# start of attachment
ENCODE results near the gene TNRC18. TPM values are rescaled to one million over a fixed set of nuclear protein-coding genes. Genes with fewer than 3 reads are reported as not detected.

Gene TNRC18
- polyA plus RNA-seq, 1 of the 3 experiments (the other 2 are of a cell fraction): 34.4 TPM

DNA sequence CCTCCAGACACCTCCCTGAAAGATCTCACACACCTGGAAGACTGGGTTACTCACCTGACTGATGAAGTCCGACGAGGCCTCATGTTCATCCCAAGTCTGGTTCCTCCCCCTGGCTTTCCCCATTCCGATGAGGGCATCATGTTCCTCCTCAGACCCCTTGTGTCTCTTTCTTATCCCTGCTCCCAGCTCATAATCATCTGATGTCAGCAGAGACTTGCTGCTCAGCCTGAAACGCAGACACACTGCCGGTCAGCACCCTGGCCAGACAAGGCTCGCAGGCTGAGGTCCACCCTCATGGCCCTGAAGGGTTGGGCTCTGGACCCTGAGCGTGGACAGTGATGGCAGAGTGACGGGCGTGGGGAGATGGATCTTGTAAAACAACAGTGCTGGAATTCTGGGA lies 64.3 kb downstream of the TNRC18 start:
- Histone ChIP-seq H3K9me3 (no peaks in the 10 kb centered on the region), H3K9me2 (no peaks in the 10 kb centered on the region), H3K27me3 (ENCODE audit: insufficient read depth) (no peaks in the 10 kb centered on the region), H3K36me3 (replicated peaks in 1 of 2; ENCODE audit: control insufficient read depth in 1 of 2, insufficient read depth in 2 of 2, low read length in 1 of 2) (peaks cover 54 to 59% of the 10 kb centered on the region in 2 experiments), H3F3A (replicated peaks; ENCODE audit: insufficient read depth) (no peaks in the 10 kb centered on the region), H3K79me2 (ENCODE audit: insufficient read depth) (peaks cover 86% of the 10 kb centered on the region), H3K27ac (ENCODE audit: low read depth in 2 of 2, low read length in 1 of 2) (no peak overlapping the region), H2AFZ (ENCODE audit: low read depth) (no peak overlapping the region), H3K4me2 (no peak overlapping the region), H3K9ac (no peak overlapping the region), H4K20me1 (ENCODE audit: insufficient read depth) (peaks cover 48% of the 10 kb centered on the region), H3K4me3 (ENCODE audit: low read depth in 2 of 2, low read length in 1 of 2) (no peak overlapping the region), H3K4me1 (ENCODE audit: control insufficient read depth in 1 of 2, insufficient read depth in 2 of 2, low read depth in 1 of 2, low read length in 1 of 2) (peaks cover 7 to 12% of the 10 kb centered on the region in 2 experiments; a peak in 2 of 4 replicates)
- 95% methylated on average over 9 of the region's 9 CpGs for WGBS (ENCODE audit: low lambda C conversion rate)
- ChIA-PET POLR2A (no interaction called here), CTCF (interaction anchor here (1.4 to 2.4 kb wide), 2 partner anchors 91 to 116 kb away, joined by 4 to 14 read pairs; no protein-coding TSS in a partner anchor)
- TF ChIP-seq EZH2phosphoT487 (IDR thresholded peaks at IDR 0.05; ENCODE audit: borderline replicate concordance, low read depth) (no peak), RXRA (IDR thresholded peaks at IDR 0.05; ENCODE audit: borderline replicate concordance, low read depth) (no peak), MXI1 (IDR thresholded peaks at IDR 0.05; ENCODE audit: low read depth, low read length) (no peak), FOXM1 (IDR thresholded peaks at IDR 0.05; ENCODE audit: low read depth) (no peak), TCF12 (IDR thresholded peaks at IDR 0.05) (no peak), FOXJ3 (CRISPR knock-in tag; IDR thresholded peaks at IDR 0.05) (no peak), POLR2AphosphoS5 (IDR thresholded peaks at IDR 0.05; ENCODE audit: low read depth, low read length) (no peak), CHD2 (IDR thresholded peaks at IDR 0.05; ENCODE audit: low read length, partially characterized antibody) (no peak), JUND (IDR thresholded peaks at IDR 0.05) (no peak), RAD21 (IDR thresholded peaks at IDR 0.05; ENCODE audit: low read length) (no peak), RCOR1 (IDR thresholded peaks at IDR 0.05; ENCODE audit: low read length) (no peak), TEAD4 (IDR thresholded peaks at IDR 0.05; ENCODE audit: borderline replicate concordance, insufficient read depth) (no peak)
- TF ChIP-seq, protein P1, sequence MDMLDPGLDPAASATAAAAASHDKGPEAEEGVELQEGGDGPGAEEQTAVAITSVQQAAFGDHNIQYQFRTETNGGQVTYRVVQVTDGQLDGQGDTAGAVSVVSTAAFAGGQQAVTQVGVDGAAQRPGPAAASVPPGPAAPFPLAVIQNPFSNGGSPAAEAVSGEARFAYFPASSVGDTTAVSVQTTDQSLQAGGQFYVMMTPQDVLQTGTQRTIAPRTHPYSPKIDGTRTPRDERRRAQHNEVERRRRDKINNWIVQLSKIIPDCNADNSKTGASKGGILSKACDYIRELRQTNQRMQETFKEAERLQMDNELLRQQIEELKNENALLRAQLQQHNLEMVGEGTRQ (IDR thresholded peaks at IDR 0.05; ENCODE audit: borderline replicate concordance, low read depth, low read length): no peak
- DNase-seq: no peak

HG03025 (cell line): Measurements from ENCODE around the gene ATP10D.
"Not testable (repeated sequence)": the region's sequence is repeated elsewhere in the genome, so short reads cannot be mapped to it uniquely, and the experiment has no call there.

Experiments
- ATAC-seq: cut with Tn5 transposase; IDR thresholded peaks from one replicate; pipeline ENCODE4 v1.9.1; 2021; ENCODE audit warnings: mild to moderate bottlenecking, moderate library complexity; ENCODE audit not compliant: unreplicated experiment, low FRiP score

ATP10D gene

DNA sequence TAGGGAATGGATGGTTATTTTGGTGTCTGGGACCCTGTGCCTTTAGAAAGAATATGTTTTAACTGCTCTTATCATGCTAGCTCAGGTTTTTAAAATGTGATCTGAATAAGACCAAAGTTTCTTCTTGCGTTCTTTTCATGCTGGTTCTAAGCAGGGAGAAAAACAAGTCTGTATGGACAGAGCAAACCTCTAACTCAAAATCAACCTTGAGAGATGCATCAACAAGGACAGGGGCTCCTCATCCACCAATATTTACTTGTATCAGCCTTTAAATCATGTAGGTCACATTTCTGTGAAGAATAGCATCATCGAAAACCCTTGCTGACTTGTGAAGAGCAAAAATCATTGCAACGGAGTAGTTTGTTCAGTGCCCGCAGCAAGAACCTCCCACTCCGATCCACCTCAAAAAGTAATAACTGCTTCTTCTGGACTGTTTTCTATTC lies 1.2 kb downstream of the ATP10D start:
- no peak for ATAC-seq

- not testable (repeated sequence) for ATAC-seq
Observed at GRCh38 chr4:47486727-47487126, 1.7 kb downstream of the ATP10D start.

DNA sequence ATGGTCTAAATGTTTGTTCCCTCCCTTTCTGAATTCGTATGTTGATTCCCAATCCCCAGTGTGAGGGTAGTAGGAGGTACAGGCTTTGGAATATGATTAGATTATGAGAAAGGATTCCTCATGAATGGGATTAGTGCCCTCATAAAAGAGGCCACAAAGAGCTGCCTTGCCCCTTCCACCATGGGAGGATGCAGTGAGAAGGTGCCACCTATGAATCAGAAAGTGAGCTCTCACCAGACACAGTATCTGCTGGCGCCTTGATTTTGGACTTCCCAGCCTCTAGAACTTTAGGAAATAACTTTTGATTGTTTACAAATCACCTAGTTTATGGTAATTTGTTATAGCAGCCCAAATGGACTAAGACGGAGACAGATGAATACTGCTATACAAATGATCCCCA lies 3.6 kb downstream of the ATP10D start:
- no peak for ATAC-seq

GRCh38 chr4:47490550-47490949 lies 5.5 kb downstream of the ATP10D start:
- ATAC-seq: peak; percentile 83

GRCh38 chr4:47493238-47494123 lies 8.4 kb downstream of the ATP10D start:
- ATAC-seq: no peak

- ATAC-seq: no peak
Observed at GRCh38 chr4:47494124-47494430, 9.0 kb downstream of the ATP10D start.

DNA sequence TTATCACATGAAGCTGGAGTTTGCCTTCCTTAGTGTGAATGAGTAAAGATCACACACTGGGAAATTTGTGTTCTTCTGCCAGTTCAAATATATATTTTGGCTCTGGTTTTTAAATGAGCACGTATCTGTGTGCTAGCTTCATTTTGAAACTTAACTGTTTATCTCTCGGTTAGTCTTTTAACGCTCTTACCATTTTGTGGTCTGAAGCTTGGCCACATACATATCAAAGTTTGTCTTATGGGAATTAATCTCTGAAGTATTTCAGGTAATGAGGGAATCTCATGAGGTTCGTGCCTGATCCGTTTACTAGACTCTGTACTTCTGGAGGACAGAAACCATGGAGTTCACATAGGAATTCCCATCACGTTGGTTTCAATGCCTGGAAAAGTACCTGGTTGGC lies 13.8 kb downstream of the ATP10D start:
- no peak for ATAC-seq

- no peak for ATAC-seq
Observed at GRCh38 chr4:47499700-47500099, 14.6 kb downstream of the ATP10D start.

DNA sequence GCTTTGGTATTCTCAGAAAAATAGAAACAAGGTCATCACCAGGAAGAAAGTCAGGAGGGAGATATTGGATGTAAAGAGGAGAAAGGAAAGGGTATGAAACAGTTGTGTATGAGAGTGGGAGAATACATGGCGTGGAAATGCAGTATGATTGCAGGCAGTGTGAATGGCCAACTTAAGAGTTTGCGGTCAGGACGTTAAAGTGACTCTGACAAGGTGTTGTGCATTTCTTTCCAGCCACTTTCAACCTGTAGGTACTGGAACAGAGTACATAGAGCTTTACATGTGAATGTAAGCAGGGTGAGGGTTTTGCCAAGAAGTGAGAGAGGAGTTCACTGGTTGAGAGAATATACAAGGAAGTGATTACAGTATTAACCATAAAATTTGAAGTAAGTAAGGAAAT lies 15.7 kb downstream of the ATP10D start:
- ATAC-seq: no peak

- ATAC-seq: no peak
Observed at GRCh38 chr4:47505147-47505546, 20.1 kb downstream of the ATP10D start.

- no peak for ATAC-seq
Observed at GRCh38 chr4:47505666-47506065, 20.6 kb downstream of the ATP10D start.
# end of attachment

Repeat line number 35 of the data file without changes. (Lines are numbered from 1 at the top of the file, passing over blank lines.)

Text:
Observed at GRCh38 chr4:47505147-47505546, 20.1 kb downstream of the ATP10D start.